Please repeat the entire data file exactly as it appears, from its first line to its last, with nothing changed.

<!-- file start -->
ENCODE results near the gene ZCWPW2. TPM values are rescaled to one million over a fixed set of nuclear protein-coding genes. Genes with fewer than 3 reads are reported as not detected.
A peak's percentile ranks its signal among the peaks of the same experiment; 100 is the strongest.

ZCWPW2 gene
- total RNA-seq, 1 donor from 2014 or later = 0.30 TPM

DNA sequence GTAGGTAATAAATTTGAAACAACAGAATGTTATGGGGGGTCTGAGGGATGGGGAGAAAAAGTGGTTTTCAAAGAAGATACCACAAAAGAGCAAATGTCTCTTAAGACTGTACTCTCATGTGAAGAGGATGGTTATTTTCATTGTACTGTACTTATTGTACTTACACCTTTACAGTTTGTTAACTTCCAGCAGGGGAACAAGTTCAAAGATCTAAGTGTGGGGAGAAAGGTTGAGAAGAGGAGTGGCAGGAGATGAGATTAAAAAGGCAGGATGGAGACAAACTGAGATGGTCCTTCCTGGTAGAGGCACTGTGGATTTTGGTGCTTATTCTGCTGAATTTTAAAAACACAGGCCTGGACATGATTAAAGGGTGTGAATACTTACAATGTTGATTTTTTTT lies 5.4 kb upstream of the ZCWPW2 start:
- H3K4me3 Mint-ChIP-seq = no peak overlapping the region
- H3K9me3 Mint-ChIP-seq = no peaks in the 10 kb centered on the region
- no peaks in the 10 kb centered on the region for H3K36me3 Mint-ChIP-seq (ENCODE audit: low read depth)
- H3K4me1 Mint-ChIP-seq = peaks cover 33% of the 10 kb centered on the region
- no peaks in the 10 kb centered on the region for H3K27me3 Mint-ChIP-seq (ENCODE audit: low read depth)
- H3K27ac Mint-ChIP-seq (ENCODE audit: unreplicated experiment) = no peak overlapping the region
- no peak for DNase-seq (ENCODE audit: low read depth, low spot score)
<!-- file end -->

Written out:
ENCODE results near the gene ZCWPW2. TPM values are rescaled to one million over a fixed set of nuclear protein-coding genes. Genes with fewer than 3 reads are reported as not detected.
A peak's percentile ranks its signal among the peaks of the same experiment; 100 is the strongest.

ZCWPW2 gene
- total RNA-seq, 1 donor from 2014 or later = 0.30 TPM

DNA sequence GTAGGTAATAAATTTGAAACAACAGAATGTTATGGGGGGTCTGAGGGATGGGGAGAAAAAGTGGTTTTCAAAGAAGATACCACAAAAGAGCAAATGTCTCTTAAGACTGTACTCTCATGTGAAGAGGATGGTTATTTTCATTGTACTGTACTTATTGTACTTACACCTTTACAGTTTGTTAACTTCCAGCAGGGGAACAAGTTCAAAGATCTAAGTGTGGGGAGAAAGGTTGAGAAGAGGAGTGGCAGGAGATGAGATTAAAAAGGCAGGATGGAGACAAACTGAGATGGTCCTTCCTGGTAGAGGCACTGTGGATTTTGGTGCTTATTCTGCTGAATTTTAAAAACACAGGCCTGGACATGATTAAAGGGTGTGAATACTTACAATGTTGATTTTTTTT lies 5.4 kb upstream of the ZCWPW2 start:
- H3K4me3 Mint-ChIP-seq = no peak overlapping the region
- H3K9me3 Mint-ChIP-seq = no peaks in the 10 kb centered on the region
- no peaks in the 10 kb centered on the region for H3K36me3 Mint-ChIP-seq (ENCODE audit: low read depth)
- H3K4me1 Mint-ChIP-seq = peaks cover 33% of the 10 kb centered on the region
- no peaks in the 10 kb centered on the region for H3K27me3 Mint-ChIP-seq (ENCODE audit: low read depth)
- H3K27ac Mint-ChIP-seq (ENCODE audit: unreplicated experiment) = no peak overlapping the region
- no peak for DNase-seq (ENCODE audit: low read depth, low spot score)